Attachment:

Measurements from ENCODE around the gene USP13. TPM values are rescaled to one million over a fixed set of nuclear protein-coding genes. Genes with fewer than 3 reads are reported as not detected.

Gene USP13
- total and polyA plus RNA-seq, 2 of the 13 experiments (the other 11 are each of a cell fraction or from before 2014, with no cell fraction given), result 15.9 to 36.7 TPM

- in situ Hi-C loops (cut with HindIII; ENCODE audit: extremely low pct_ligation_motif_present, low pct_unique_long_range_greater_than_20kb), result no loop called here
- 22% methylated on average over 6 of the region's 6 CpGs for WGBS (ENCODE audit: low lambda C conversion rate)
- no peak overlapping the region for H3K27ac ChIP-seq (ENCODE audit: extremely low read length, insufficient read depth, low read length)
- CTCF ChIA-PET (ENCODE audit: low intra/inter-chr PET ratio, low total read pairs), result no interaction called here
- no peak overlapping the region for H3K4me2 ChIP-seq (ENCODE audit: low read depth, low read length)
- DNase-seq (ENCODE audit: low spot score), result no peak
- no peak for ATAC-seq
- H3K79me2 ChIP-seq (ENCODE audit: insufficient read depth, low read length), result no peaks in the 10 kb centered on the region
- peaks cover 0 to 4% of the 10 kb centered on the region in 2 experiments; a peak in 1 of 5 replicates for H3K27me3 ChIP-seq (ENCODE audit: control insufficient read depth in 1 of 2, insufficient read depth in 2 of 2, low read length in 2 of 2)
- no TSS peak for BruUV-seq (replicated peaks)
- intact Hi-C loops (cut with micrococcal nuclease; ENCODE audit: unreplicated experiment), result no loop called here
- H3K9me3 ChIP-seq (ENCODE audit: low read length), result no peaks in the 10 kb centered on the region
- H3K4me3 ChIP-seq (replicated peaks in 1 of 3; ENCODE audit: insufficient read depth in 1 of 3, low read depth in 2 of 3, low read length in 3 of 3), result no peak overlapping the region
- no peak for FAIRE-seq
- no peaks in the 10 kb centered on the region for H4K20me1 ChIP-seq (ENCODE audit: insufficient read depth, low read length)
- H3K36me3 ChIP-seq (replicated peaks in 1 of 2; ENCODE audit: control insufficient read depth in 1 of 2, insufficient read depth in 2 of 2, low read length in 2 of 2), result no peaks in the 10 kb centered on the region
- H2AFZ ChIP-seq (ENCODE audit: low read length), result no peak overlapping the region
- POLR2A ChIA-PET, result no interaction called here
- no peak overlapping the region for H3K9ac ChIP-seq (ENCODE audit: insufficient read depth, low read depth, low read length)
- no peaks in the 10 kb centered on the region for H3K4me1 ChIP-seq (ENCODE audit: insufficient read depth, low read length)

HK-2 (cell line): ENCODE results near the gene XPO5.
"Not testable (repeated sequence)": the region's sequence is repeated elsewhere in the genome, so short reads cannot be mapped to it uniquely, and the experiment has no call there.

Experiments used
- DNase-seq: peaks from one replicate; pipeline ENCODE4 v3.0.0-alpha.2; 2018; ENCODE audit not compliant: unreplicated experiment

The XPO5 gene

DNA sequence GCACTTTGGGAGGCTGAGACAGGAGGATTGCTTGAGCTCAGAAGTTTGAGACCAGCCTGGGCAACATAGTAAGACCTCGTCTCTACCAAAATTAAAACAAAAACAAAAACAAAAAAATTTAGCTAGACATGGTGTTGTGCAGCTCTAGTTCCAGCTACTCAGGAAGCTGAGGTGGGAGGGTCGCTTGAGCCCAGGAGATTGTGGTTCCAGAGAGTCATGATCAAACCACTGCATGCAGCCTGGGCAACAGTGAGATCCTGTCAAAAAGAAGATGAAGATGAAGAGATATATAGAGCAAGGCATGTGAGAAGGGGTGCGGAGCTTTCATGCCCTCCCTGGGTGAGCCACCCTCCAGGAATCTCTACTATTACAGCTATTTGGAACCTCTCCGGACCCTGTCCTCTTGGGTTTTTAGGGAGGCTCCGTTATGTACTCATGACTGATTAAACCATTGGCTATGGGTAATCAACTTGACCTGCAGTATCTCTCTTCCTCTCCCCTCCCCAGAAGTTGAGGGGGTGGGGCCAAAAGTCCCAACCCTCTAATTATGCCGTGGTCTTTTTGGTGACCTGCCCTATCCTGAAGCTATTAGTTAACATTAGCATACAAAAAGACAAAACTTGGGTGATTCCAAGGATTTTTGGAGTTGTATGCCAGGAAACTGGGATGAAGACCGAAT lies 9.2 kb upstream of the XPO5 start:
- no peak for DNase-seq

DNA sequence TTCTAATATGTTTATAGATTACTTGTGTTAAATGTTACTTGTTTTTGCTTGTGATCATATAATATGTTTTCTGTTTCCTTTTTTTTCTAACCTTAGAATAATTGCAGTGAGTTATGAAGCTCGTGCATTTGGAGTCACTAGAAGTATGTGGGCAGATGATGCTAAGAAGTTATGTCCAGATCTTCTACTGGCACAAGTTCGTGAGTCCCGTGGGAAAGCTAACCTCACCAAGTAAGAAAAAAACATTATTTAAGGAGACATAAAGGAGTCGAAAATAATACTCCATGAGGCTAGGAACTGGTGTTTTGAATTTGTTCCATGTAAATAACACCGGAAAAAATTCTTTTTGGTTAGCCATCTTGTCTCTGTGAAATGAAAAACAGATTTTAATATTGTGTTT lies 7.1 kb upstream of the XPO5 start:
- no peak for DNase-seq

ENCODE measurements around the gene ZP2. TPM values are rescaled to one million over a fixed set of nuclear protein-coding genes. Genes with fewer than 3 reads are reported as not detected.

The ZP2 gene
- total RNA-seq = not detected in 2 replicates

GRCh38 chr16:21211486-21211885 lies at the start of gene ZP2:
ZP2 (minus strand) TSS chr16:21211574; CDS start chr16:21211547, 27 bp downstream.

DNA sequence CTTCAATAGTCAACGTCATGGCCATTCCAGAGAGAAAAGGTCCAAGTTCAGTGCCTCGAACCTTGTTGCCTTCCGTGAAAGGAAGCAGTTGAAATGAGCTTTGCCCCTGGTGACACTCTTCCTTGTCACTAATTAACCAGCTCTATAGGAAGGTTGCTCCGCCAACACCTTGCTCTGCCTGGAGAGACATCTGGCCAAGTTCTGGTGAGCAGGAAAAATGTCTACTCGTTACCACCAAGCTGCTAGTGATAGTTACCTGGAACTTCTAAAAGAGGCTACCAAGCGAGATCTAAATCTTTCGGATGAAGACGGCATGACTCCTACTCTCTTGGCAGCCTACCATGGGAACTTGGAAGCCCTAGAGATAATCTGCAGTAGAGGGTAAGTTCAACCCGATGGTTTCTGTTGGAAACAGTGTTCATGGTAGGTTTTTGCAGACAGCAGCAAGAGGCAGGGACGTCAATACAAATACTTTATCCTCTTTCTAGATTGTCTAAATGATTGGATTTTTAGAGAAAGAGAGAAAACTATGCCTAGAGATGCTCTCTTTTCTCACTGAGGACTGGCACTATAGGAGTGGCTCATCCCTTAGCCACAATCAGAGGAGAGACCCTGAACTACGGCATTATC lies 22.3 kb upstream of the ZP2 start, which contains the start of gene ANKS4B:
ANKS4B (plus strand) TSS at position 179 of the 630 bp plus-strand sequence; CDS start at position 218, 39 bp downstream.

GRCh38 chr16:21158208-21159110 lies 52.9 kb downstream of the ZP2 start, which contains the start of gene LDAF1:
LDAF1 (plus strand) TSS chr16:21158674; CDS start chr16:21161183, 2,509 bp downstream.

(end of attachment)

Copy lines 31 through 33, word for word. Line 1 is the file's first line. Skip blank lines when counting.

DNA sequence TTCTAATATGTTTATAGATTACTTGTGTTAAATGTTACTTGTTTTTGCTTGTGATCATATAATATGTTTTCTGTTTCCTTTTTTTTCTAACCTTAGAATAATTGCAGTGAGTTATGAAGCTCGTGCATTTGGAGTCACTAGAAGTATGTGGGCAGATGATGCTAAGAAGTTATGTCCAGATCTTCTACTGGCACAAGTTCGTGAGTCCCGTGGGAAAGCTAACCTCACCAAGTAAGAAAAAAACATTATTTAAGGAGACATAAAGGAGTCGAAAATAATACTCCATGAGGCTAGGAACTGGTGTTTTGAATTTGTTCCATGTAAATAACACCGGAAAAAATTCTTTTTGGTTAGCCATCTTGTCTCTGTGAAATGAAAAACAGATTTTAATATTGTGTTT lies 7.1 kb upstream of the XPO5 start:
- no peak for DNase-seq

ENCODE measurements around the gene ZP2. TPM values are rescaled to one million over a fixed set of nuclear protein-coding genes. Genes with fewer than 3 reads are reported as not detected.